Brain implant allows people with paralysis to use tablet devices
Brain-controlled tablet
Credit: Brown University

Brain implant allows people with paralysis to use tablet devices

People with paralysis are learning to control tablet devices with just their thoughts, as part of a clinical trial being carried out by scientists at Brown University, in the US.

New research from the BrainGate consortium shows that a brain-computer interface (BCI) can enable people with paralysis to directly operate an off-the-shelf tablet device just by thinking about making cursor movements and clicks.

The study’s researchers included scientists, engineers and physicians from Brown University’s Carney Institute for Brain Science, the Providence Veterans Affairs Medical Center (PVAMC), Massachusetts General Hospital (MGH) and Stanford University.

The research saw three people with tetraplegia using an investigational BrainGate BCI that records neural activity directly from a small sensor placed in the motor cortex. Each participant was able to navigate through commonly used tablet programs, including email, chat, music-streaming and video-sharing apps.

Two of the participants had weakness or loss of movement of their arms and legs due to amyotrophic lateral sclerosis (ALS), a progressive disease affecting the nerves in the brain and spine that control movement. The third participant was paralyzed due to a spinal cord injury.

Brain implant enables tablet control

The investigational BrainGate BCI includes an aspirin-sized implant that detects the signals associated with intended movements produced in the brain’s motor cortex. Those signals are then decoded and routed to external devices.

BrainGate researchers and other groups using similar technologies have shown that the device can enable people to move robotic arms or to regain control of their own limbs, despite having lost motor abilities from illness or injury.

Neural signals from the BrainGate BCI were routed to a Bluetooth interface configured to work like a wireless mouse. The virtual mouse was then paired to an unmodified Google Nexus 9 tablet. The participants were then asked to perform a set of tasks designed to see how well they were able to navigate within a variety of commonly used apps, and move from app to app.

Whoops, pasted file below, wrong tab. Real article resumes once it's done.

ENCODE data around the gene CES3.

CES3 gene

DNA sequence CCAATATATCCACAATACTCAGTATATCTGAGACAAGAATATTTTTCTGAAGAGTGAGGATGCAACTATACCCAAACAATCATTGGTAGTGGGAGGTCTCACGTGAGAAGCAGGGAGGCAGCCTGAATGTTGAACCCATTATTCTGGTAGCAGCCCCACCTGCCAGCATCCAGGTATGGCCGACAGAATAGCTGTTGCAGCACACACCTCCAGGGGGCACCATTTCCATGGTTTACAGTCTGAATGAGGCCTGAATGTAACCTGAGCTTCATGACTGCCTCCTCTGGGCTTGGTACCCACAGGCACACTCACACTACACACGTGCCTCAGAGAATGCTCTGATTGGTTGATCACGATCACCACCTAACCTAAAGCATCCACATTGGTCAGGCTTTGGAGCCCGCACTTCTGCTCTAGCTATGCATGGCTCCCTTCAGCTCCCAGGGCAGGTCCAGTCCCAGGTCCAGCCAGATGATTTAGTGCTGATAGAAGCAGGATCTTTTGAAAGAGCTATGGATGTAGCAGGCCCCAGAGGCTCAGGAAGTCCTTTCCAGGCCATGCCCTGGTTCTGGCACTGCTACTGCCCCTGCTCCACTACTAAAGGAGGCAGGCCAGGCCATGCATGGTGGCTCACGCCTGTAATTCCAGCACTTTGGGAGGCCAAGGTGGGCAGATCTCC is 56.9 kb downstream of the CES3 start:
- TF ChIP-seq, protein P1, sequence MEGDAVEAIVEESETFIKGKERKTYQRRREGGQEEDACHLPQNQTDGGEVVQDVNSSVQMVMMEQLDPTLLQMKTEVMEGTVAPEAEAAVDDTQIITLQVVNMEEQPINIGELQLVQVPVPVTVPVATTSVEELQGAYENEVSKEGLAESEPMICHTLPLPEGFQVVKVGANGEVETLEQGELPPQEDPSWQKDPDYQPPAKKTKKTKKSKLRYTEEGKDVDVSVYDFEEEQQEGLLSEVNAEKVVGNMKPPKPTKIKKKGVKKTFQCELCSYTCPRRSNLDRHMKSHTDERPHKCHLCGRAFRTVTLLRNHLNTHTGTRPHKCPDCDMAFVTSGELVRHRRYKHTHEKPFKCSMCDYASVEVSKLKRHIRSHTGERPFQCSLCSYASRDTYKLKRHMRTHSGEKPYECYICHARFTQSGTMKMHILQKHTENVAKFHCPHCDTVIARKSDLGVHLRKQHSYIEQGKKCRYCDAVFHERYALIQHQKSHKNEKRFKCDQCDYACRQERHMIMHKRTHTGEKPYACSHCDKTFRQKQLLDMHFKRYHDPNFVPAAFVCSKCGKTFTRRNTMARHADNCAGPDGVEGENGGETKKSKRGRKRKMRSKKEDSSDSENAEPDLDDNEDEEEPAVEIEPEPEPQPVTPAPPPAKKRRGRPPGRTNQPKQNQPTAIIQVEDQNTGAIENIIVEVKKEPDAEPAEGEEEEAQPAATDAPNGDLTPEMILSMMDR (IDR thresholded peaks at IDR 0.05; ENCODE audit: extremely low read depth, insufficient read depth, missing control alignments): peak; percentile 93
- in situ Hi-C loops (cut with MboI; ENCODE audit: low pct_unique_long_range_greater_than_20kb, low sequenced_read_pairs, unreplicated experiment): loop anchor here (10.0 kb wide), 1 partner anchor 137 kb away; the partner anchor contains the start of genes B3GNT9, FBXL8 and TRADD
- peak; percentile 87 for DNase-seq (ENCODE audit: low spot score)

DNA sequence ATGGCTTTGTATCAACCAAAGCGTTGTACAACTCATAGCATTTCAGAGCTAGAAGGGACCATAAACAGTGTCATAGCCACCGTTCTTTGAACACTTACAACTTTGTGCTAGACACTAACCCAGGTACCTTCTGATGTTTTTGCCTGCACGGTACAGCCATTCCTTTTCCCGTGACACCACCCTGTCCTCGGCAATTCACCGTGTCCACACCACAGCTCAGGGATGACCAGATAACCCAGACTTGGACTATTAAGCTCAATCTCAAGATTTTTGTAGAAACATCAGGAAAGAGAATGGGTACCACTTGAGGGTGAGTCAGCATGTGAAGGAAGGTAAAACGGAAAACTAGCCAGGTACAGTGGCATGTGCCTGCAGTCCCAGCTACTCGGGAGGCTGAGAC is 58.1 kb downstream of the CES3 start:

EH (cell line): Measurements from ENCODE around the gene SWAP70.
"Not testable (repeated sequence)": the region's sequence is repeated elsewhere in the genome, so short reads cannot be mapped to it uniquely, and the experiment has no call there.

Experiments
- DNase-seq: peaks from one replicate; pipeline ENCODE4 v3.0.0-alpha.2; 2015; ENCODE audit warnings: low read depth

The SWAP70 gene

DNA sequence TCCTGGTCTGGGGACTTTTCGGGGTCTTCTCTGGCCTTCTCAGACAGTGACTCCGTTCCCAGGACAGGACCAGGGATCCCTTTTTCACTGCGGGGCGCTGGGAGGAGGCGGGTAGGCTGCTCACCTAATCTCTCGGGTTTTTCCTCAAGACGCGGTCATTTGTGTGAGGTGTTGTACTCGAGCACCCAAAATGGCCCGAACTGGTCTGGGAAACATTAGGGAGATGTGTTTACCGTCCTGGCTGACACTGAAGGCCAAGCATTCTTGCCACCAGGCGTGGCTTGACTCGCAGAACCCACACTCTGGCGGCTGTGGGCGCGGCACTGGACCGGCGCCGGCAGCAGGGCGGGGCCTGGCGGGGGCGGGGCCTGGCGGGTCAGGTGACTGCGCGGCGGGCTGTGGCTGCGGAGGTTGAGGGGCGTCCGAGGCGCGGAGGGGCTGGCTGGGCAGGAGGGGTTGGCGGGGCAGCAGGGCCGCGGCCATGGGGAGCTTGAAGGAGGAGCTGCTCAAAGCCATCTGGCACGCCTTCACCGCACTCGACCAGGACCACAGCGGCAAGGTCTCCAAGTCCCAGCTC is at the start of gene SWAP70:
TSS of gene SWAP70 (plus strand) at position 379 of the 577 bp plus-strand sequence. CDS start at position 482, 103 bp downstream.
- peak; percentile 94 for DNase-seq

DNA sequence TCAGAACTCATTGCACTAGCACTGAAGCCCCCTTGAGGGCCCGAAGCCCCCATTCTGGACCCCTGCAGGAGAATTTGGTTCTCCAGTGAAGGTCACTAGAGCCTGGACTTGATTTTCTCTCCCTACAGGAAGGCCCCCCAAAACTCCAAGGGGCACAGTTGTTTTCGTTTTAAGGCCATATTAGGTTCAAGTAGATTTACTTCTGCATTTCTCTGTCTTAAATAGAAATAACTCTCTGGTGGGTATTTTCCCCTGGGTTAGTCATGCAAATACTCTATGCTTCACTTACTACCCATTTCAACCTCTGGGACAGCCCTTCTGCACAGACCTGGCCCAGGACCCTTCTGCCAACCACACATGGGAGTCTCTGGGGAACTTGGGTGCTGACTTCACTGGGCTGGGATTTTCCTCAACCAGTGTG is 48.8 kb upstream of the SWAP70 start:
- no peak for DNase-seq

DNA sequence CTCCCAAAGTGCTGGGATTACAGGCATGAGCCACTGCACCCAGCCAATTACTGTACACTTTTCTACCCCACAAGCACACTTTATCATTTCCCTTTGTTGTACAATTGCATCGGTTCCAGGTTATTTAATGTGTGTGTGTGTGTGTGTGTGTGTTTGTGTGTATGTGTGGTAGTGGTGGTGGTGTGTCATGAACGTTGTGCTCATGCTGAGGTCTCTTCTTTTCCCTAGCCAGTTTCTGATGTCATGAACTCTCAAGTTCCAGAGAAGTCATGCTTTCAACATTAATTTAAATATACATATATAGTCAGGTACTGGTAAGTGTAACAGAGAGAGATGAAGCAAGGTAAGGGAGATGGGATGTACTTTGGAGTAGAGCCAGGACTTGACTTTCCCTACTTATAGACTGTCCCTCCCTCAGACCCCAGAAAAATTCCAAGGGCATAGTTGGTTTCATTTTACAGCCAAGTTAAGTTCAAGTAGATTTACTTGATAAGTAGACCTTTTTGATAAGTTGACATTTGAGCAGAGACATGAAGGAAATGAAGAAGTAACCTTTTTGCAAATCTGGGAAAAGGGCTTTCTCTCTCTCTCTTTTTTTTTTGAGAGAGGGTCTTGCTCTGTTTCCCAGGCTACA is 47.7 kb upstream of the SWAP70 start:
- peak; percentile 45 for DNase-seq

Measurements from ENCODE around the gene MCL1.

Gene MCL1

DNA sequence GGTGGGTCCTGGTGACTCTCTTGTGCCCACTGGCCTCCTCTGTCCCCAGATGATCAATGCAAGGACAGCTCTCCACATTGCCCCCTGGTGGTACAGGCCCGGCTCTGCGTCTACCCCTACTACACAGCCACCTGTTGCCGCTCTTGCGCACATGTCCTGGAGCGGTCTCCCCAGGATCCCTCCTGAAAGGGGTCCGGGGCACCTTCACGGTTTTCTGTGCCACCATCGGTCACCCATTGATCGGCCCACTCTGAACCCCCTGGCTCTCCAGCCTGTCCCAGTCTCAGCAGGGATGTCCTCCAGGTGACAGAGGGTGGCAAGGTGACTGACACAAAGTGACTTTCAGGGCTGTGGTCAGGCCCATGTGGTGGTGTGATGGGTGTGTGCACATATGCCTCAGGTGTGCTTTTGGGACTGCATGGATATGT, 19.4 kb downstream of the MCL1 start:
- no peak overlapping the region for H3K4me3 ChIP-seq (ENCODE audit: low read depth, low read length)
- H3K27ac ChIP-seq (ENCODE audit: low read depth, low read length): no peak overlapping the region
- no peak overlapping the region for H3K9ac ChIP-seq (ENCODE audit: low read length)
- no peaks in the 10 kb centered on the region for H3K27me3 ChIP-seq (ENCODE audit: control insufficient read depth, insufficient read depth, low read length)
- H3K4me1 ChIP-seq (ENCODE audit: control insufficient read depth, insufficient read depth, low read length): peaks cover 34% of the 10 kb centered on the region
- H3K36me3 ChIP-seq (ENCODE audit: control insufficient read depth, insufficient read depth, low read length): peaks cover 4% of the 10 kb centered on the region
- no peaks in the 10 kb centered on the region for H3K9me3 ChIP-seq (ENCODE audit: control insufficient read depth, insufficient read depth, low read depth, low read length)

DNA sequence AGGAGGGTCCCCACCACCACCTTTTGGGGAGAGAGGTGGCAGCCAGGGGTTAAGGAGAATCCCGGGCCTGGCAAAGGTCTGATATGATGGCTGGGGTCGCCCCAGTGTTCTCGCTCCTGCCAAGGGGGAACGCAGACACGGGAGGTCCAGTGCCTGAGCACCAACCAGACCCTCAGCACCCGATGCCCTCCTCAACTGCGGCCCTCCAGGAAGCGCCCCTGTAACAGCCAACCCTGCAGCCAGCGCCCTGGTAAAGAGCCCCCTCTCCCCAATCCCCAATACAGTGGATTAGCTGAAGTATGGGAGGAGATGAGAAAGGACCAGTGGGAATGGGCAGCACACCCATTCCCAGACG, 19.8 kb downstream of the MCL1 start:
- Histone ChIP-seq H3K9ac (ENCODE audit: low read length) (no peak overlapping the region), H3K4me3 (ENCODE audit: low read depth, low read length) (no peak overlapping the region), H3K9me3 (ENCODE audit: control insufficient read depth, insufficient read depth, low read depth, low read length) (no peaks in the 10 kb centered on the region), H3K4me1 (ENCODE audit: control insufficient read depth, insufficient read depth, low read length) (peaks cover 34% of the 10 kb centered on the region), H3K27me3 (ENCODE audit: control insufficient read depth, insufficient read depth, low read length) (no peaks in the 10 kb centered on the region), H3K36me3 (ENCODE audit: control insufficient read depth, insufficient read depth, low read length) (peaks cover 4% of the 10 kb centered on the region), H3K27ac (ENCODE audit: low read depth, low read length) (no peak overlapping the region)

The participants browsed through music selections on a streaming service, searched for videos on YouTube, scrolled through a news aggregator and composed emails and chats.

The study showed that participants were able to make up to 22 point-and-click selections per minute while using a variety of apps. In text apps, the participants were able to type up to 30 effective characters per minute using standard email and text interfaces.

The participants messaged with family, friends, members of the research team and their fellow participants. They surfed the web, checked the weather and shopped online. One participant, a musician, played a snippet of Beethoven’s “Ode to Joy” on a digital piano interface.

Lead author Dr. Paul Nuyujukian, a bioengineer at Stanford said:

“It was great to see our participants make their way through the tasks we asked them to perform, but the most gratifying and fun part of the study was when they just did what they wanted to do — using the apps that they liked for shopping, watching videos or just chatting with friends.

One of the participants told us at the beginning of the trial that one of the things she really wanted to do was play music again. So to see her play on a digital keyboard was fantastic.

New lines of communication

The researchers say that the study also has the potential to open important new lines of communication between patients with severe neurological deficits and their healthcare providers.

“This has great potential for restoring reliable, rapid and rich communication for somebody with locked-in syndrome who is unable to speak,” said Jose Albites Sanabria, who performed this research as a graduate student in biomedical engineering at Brown University.

“That not only could provide increased interaction with their family and friends, but can provide a conduit for more thoroughly describing ongoing health issues with caregivers.”

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The benefits of unlocking the potential of brain-controlled devices for use by people with paralysis is clear to see. Such technology can give them the ability to interact with computers independently, opening the door to previously impossible avenues of communication and creativity.

These benefits extend to able-bodied individuals too. Research at MIT has explored the potential of brain-controlled robots. In the field of cobotics, where robots and human operators work together, the ability to control a robot with their mind could allow operators to work more efficiently and retain the use of their hands for other tasks.

As thought-reading technology advances beyond basic tasks, new ethical questions will arise, but the possibilities emerging today have exciting use cases in both healthcare and other industries.